Jan 23, 202012:04 PMOpen Mic
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6 changes you should make in how you think about money
It is now not only the start of a new year, but also the beginning of a new decade. Maybe the last 10 years weren’t exactly your greatest, financially speaking. Maybe you are still dragging around an excess amount of credit card debt, or you simply haven’t done a good job putting enough money away for retirement. Whatever the case, the new decade can be different, and it starts with what goes on between your ears.
If you are really serious about taking control of your financial situation in the coming years, start by examining your relationship with money. Here are six changes to make when it comes to how you think about money.
Money is your friend
If you have struggled financially your entire life, chances are you have a bad relationship with money. You may even see it as an evil force that you associate with greed or crooks. The more you see it as a negative, the harder it’s going to be to acquire any of it. Start by changing your outlook on money and see it for all the positive that it really is — like possibility, opportunity, and freedom. Money isn’t everything, but it does make life easier.
Money is infinite
Sadly, most people are stuck with the limited belief that they can only make so much money in a year. They’ve been led down this path by well-meaning but misguided people their entire lives who sold them on the notion that this is the way it has to be. This is so untrue. In a free-market economy, you can earn as much as your heart desires. The key is solving problems for people. The more problems you solve and the more value you bring to the marketplace, the more money you make.
It starts with your expectations
The majority of people believe that the only way they will ever get wealthy is by guessing the lottery numbers or going to the casino. In the new decade, self-made millionaires expect to make even more money than they made in the previous decade, and there’s no talking them out of it. You have to expect big things to happen, and this will make you bold, aggressive, and fearless in the pursuit of wealth. Even if you don’t know how it’s going to happen just yet, it starts with a belief that it will.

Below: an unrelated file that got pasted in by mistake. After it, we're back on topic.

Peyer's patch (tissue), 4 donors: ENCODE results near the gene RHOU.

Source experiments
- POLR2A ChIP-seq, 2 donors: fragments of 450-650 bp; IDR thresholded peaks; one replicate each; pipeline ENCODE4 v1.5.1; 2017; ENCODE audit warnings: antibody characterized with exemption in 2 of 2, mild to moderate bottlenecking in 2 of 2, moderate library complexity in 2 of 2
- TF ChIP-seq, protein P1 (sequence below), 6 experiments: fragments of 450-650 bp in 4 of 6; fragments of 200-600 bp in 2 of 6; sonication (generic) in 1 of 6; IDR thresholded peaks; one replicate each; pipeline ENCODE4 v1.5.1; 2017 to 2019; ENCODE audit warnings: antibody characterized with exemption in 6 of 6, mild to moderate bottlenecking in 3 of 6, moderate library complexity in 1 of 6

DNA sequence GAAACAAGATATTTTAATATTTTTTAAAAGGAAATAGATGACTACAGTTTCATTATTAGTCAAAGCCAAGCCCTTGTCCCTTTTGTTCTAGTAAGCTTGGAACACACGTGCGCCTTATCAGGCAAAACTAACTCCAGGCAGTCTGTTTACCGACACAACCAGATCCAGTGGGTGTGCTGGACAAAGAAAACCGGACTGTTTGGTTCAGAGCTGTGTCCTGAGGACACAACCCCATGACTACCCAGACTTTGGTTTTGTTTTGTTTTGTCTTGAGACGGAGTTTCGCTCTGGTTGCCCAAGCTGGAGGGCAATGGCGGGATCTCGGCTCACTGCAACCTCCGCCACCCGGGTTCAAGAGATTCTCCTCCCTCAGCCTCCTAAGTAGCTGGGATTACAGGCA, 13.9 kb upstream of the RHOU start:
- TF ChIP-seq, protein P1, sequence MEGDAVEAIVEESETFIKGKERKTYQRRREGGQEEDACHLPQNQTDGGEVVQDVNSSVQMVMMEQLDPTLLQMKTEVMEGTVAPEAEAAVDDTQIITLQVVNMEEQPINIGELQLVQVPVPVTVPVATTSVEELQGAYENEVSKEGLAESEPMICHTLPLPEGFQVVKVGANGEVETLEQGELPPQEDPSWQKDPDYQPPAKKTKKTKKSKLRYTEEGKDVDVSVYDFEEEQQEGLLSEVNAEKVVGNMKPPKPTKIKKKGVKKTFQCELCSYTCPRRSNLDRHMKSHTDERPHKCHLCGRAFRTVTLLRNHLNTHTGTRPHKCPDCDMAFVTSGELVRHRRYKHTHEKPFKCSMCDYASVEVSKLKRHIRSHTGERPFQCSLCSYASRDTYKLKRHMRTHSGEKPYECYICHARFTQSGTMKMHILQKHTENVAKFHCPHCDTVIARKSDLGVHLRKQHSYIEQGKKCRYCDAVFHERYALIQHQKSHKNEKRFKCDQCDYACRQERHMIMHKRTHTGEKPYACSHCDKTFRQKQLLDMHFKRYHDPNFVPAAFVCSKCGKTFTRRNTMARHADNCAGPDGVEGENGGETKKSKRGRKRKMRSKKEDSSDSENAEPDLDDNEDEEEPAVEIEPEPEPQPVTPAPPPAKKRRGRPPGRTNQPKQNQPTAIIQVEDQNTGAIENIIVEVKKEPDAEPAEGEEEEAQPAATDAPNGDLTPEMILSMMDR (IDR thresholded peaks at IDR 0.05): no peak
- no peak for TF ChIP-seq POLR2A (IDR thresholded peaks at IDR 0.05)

Know the difference between logic and emotional thinking
Most people use emotion when making financial decisions, and this is one of the worst things you can do. Self-made millionaires, on the other hand, use emotion to motivate them, but stick to pure logic when it comes to money. Logic means not buying the million-dollar mansion that you can’t afford. Emotion is dangling that big house in front of you like the proverbial carrot in front of the rabbit to make you work harder.
Focus on your reason
Behind any defined goal there is always a reason. Why do you want whatever it is you are after? In this case, why do you want more money? Is it for your family? Do you want to take a big trip next summer? Do you finally want to be financially free? When you focus on your “why,” it’s going to push you to take action in achieving those financial goals. Figure out your why and never take your eyes off of it.
Watch your internal and external dialogue
Begin monitoring everything you say to yourself and others. When you talk about money, is the way you use your language programming you for success or failure? Next, begin listening to the way people around you use their language when it comes to money. Ask yourself the same question about them. This is an eye-opening experience. What you’ll find is the masses are always talking about running out of money. The self-made wealthy, on the other hand, are always talking about how to make more of it.
As we enter a new decade, make the decision to take control of your finances once and for all. Your thoughts and beliefs about money won’t make your rich on their own, but it all starts here. If you are rich, keeping thinking the way you are thinking. If not, it’s time to change the way you look at money in 2020 and beyond.
Steve Siebold is author of the book How Money Works, and a self-made millionaire who has interviewed more than 1,300 of the world’s wealthiest people over the last 35 years.
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